Manufacturing at several of Nike’s main operations in Vietnam has been impacted as Covid has expanded across locations. The company declined to comment on whether the outbreak could lead to a shortage of shop inventory.
About half of Nike’s shoes were created in Vietnam in the previous fiscal year, causing supply chain challenges for the corporation. Infections have been on the rise in Vietnam since April, with multiple virus clusters in the country’s industrial zones. The spike of instances registered at suppliers’ plants in the country might also harm Apple, Samsung, and Puma.
Pou Chen Corp, which also makes footwear for Adidas and is the leading manufacturer of branded trainers, is one of Nike’s worst-affected suppliers in the region. Due to an outbreak of illnesses, its halted operations at its plant in Ho Chi Minh City on Wednesday. Pou Chen’s Pouyuen Vietnam factory will be closed for ten days, according to a statement from the country’s health ministry.
The factory, which employs 56,000 people, is the city’s largest employer. According to the ministry of health, it would be impossible to stay open and organize for its employees to sleep at work as required by authorities to prevent the transmission of disease.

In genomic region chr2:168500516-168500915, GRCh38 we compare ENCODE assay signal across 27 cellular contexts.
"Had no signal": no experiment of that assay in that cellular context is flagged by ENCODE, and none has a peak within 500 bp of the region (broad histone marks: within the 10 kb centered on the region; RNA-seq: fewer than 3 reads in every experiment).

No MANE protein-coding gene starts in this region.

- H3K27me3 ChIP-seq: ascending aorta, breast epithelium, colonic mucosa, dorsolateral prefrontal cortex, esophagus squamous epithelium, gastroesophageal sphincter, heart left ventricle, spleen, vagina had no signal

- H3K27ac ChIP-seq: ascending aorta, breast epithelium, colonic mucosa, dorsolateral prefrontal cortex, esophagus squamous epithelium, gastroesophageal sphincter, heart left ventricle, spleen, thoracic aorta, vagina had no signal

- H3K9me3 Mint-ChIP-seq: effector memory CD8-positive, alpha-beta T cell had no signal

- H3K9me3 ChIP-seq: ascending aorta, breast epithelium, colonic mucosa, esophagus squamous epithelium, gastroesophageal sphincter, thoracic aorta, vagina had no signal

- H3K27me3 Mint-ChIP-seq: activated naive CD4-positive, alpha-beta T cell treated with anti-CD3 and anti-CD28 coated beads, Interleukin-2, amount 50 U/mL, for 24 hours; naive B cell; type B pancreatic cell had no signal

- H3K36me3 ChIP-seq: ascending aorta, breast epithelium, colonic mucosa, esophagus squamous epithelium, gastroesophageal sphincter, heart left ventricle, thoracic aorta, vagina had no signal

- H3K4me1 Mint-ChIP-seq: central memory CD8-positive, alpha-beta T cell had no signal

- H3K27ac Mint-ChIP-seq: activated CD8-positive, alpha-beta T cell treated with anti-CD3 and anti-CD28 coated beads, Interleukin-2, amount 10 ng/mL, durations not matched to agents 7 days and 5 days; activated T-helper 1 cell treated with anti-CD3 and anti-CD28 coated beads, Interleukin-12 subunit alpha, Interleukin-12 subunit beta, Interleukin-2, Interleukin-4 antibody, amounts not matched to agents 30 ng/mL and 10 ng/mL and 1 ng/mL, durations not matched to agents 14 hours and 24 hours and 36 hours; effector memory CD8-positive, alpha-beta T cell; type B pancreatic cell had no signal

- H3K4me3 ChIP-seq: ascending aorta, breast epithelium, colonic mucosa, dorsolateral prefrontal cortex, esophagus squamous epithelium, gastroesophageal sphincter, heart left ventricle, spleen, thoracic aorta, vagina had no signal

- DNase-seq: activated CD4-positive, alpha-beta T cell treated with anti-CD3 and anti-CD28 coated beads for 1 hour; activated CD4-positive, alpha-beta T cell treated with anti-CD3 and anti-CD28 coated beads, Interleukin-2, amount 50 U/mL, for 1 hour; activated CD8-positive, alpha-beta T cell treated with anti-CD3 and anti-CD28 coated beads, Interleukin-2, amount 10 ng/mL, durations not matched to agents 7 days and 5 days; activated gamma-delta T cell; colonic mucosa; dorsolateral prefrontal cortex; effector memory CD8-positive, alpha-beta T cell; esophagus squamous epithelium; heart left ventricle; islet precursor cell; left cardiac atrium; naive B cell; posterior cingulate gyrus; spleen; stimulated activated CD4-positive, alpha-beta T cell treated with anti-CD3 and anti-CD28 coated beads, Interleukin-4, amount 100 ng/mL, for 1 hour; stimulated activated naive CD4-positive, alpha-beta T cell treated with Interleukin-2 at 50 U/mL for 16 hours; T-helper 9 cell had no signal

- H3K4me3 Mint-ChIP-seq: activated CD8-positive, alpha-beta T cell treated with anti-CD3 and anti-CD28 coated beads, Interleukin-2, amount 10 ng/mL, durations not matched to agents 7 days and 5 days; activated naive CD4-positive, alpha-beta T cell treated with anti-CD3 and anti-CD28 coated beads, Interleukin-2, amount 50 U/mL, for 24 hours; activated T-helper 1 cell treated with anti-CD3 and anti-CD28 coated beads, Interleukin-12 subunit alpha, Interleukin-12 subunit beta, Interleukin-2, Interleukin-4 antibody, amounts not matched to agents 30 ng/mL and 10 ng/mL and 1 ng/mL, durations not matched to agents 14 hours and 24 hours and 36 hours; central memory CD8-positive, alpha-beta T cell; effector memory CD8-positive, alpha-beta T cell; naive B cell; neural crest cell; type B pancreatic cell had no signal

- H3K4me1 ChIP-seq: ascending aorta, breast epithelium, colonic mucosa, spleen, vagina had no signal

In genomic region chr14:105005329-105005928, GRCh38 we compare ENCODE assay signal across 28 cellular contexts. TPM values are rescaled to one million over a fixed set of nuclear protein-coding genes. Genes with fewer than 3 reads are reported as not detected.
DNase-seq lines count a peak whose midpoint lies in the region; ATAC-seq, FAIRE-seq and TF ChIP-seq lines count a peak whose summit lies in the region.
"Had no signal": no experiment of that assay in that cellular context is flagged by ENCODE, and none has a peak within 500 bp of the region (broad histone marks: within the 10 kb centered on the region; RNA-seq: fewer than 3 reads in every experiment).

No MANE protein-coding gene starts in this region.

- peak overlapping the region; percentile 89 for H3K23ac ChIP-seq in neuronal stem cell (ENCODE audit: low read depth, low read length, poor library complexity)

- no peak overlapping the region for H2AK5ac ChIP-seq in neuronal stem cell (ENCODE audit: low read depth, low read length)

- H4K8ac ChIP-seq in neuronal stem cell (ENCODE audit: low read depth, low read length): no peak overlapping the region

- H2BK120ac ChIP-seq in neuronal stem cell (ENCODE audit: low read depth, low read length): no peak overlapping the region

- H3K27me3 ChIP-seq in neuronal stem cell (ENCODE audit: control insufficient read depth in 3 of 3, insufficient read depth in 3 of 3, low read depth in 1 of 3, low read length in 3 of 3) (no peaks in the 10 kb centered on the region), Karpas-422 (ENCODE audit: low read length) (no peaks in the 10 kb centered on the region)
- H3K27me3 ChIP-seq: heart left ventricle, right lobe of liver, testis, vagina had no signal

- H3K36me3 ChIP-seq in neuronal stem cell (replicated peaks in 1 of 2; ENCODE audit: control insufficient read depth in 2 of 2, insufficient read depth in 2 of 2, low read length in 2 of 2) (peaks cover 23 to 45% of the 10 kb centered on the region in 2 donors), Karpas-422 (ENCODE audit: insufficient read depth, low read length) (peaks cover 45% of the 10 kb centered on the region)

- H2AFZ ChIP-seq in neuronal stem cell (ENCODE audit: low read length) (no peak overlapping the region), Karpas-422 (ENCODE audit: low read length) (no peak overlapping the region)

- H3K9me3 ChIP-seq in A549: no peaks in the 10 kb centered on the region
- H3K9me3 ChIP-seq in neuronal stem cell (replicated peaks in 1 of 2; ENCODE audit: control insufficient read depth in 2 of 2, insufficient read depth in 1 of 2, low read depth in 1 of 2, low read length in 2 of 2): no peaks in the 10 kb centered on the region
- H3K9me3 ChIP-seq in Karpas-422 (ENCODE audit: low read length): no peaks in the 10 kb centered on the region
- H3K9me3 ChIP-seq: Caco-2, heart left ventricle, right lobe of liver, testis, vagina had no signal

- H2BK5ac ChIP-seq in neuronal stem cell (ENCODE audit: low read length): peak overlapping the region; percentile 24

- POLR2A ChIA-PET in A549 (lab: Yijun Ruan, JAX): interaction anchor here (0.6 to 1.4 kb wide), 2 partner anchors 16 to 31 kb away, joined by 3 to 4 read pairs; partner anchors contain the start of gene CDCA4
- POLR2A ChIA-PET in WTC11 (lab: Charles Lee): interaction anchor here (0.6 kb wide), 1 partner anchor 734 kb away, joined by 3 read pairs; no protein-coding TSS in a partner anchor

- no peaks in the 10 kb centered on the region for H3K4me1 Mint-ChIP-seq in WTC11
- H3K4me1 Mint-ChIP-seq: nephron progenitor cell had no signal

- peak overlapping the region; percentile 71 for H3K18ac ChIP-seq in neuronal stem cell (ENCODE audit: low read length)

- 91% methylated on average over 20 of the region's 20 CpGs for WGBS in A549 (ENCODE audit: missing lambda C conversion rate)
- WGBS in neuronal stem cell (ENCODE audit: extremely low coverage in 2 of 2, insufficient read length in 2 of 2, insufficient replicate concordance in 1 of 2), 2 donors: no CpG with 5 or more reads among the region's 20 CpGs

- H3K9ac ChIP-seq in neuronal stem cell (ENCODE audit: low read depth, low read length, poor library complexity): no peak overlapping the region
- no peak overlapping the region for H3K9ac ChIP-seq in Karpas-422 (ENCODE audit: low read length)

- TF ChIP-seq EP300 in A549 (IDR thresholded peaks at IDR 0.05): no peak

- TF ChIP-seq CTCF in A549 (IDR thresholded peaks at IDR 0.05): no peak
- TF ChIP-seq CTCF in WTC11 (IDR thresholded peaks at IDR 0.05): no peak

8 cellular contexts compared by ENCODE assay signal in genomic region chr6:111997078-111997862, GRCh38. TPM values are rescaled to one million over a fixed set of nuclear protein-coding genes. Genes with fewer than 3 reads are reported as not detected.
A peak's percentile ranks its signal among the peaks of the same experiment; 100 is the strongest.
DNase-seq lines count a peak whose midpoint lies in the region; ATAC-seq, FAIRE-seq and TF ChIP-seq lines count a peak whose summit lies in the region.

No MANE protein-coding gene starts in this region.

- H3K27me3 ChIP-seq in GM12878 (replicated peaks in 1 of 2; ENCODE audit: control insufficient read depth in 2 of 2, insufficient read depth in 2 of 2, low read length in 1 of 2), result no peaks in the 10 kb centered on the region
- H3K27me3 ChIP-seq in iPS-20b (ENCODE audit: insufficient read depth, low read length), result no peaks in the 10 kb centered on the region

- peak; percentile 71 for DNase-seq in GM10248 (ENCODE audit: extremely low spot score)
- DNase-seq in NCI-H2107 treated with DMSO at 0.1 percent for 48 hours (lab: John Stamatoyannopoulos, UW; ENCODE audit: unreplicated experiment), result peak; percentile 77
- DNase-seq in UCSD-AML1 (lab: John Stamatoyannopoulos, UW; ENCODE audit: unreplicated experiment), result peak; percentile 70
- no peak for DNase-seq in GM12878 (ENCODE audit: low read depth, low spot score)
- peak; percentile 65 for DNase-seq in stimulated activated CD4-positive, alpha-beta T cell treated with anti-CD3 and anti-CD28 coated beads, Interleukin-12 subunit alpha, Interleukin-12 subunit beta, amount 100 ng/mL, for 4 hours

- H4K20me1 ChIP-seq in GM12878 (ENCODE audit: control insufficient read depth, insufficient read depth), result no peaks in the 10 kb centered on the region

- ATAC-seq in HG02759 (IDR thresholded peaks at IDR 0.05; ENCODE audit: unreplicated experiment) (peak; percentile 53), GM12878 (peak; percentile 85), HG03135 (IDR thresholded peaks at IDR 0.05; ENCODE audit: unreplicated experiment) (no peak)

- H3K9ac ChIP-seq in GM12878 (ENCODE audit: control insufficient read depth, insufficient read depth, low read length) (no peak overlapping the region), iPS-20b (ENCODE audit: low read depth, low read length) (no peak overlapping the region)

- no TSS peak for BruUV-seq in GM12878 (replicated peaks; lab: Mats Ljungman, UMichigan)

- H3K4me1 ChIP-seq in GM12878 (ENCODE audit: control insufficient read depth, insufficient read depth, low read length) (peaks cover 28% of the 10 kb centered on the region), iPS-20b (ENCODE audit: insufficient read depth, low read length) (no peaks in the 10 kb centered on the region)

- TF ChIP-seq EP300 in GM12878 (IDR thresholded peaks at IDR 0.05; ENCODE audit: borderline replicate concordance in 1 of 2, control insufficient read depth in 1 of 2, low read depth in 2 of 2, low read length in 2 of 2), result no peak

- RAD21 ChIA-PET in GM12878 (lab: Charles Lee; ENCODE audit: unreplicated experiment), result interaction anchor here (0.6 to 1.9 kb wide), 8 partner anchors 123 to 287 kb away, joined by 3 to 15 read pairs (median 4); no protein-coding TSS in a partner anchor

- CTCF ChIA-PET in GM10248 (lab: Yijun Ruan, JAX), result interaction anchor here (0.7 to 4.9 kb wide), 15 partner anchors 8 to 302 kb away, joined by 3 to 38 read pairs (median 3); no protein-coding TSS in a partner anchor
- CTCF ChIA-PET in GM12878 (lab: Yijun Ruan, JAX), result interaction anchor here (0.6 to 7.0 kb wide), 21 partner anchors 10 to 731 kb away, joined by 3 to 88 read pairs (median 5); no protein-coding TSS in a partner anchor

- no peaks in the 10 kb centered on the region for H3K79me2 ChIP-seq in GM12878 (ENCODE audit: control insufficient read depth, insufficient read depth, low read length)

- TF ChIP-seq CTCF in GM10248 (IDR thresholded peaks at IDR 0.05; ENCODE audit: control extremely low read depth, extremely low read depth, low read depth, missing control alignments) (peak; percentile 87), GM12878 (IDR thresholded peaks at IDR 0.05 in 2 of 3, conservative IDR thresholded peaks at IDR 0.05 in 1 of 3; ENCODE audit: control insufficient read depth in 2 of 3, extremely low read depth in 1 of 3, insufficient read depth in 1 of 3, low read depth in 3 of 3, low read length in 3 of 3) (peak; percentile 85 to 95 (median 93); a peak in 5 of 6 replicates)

In the United States, Nike employs roughly 450,000 people, with 80 percent of them being women.
Puma, whose footwear is also made in the nation, could face similar challenges. In the worst-affected factories in Vietnam’s northern region, Apple and Samsung have large suppliers. Apple has yet to answer a BBC request for comment on whether the pandemic could result in shop stock shortages, and Adidas, Puma, and Samsung have yet to respond.
Samsung manufactures over 50% of its phones in Vietnam, and three plants in Ho Chi Minh City have been forced to shut down. Samsung Electronics plans to have employees sleep at the factory, according to the health ministry’s website, and has reduced its workforce from 7,000 to 3,000.
Source: BBC News